Thursday, January 31

Cabbage Patch Doll


It seems like I've been posting a lot of pictures of Brooklyn lately. It's not that the boys haven't been doing cute things lately, but it sure seems like I haven't been snapping my camera as usual. This photo was taken a while ago, but I never got around to posting it. I can't remember if I ever posted about Brooklyn's doll that she got for Christmas, so although I'm in danger of being redundant, I'll recount the story here. My Grandmother thoughtfully sent some money as a gift right after Brooklyn was born. I had strict instructions to spend it on her, and from previous experience, I knew that 'spend it on the baby' didn't mean 'buy diapers and wet wipes'. I held onto this money for weeks, trying to think of just the right thing to buy, when it finally hit me--a doll! I wanted desperately to be in charge of purchasing Brooklyn's very first doll. With just that in mind, I went to our local Wal-Mart a few weeks before Christmas. I perused the dolls in the doll aisle, checking out the dolls that 'talked', the dolls that were squishy and soft, and even dolls that had bodily functions we won't discuss here. In the end, though, I kept going back to the doll of all dolls: the Cabbage Patch Kid. See, I had a Cabbage Patch growing up, and I loved it. The more I thought about it, the more inconsequential the price tag became, and before long, I knew she had to have the perfect Cabbage Patch waiting for her on the Christmas tree. Fast forward several days, two e-bay auctions, and way too much time spent on the computer, and I finally located the perfect doll. On Christmas morning, I unwrapped it for her, held it up in front of her, and promptly realized that the doll I purchased for our two month old daughter was actually bigger than our daughter. Just in case you don't believe me, here's the photographic proof.
I'm confident that someday Brooklyn will appreciate the time it took to find a doll that resembles her in some way, and perhaps will even appreciate the cost. I'm even confident that she'll someday grow to be bigger than her doll.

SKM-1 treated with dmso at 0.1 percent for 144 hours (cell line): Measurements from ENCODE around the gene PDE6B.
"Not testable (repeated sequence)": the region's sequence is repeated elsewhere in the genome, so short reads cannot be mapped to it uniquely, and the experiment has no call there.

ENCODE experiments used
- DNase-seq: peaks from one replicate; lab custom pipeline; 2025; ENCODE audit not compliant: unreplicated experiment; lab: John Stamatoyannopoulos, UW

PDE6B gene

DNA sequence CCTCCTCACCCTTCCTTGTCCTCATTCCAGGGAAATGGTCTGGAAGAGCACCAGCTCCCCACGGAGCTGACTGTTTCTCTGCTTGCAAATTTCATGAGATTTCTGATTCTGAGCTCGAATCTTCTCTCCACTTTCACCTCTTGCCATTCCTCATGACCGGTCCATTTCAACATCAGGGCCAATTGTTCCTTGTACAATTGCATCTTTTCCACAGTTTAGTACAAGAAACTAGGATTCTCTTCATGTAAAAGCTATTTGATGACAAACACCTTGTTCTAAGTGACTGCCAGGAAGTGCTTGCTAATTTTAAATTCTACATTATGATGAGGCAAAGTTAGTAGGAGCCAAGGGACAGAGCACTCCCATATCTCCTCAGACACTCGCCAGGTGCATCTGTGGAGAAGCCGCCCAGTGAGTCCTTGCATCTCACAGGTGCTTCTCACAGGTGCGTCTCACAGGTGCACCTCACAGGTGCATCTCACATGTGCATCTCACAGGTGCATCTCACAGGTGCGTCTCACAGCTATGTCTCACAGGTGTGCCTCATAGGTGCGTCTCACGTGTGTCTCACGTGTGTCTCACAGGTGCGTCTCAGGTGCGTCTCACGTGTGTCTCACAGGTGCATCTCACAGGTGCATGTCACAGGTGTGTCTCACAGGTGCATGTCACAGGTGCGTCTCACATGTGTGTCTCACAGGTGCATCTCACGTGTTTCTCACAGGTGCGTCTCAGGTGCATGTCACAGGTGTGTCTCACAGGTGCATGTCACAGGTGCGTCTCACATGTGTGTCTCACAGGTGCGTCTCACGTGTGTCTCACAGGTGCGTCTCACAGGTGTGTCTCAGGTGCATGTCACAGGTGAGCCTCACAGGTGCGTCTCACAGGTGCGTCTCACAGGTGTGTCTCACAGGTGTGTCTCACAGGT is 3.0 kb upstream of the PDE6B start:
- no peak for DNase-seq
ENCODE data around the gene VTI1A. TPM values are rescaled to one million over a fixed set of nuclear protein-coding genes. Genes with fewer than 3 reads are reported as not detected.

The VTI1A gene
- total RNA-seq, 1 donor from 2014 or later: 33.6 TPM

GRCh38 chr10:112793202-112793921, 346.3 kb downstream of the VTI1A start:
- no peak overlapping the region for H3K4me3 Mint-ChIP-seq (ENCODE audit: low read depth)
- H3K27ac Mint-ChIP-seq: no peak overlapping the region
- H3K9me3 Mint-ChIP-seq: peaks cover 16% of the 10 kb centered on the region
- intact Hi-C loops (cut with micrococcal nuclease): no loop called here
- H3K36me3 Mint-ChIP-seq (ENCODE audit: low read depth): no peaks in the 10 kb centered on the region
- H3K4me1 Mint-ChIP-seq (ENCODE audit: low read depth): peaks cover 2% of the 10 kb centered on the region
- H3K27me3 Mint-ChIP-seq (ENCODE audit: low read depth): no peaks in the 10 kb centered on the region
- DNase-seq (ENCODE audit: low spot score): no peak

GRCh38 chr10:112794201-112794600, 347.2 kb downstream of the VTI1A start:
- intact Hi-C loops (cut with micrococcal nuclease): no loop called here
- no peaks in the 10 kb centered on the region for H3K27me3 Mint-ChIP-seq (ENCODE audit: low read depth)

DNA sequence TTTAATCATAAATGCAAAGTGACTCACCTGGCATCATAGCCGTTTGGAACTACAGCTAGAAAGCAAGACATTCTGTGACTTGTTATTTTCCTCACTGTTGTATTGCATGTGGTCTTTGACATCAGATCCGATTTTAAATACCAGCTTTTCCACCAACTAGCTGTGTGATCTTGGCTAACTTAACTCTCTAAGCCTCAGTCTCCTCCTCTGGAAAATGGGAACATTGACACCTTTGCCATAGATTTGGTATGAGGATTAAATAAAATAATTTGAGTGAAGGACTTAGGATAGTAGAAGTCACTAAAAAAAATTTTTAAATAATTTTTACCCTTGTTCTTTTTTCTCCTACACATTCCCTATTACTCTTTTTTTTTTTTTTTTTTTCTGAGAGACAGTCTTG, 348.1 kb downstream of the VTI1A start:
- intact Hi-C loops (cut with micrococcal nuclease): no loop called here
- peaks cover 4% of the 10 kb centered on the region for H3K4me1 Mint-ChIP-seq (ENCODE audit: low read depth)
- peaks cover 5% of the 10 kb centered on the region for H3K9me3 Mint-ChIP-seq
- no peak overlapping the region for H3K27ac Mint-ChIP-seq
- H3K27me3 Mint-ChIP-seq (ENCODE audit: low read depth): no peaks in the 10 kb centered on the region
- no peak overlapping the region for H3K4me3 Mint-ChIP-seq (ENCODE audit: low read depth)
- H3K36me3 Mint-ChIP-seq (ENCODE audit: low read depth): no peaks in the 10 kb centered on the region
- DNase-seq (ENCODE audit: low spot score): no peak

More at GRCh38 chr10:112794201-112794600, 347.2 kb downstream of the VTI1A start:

Tuesday, January 29

A Blessing





We had Brooklyn blessed in our ward a couple of weeks ago, and it was beautiful. Mary graciously made her blessing dress, finishing it the day before she was born. In the hours before Ammon and I left for the hospital for her birth, we marveled over the tiny sleeves, petite bodice, and teeny-tiny collar. Little did we know that the little girl destined to wear the dress would actually be dwarfed in the lengths of fabric. Coupled with her tiny size, and the fact that we moved a week before we had intended to bless her in our Dayton Branch, we postponed the blessing until the first Sunday in January. In all the rush of remembering everything else we had to take to church that day, the diaper bag got left behind. My camera is stored in my diaper bag so I don't miss any of those 'can you believe how cute they are!?!' moments, but without the aforementioned bag I was unable to take any photos of Brooklyn in her blessing dress. These are the shots that I attempted to take several days later, but I couldn't find her white headband, and she also wasn't entirely pleased with the process. I know I didn't manage to capture how beautiful she looked in her gown, but at least you can get an inkling.

Monday, January 28

A Chosen Disciple

Last night, thanks to a phone call from the east coast, we learned that President of the LDS church, Gordon B. Hinckley had passed away. Somewhat shocked, and intensely sad, I got online this morning to read the article I knew would be featured on the front page of the Deseret News in Utah.